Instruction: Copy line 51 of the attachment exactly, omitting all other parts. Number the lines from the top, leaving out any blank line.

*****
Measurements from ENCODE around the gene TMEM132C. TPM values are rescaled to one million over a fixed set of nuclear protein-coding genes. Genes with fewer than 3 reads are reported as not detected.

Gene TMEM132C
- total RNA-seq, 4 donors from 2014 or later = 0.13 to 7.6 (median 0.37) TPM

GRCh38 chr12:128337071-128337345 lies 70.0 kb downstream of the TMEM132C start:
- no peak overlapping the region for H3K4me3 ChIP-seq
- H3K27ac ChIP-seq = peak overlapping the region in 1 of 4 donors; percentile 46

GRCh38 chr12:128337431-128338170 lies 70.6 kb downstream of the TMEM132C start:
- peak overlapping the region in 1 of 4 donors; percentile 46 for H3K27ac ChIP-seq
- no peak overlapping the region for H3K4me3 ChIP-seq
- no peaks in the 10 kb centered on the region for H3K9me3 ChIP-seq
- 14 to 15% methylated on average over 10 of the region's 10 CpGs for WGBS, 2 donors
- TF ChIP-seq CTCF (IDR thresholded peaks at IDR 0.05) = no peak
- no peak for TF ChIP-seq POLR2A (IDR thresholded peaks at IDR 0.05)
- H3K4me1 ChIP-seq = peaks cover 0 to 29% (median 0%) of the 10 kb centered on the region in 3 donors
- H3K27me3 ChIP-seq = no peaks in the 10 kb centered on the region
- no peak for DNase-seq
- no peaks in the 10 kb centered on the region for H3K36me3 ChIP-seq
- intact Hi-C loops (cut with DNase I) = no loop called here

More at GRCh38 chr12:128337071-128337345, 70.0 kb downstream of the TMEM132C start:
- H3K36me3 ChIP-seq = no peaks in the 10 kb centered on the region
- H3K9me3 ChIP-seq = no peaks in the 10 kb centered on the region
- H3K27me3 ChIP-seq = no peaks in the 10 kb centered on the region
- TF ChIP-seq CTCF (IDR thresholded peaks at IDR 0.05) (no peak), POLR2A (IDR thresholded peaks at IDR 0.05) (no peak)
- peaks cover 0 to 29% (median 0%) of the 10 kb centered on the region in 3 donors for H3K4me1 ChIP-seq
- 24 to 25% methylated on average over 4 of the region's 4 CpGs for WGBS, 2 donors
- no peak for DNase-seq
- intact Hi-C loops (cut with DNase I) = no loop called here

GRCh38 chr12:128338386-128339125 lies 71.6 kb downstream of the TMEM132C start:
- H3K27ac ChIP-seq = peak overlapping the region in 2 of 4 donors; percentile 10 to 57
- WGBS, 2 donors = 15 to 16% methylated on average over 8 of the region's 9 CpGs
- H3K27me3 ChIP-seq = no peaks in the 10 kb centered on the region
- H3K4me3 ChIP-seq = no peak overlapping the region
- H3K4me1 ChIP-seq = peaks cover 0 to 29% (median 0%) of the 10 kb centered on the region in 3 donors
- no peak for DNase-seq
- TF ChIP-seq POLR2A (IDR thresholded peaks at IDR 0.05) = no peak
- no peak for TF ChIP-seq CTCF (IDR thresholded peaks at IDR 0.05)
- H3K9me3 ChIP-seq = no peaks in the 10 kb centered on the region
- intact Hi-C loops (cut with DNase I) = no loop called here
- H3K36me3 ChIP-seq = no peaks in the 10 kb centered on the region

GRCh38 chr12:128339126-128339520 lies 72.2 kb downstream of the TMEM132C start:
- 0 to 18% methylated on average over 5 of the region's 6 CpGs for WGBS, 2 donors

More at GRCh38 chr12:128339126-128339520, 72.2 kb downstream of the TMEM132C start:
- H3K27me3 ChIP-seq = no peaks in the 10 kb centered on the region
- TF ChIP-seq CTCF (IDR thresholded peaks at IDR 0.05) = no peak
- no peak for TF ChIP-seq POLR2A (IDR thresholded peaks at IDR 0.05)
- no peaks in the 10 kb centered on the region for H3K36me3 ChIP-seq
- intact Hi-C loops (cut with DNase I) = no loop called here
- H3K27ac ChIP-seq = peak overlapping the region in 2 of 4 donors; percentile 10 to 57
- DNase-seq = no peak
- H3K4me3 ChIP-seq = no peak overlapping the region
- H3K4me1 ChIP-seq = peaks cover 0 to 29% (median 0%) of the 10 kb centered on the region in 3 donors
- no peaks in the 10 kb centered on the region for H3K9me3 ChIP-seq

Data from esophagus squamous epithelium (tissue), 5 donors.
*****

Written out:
- H3K4me1 ChIP-seq = peaks cover 0 to 29% (median 0%) of the 10 kb centered on the region in 3 donors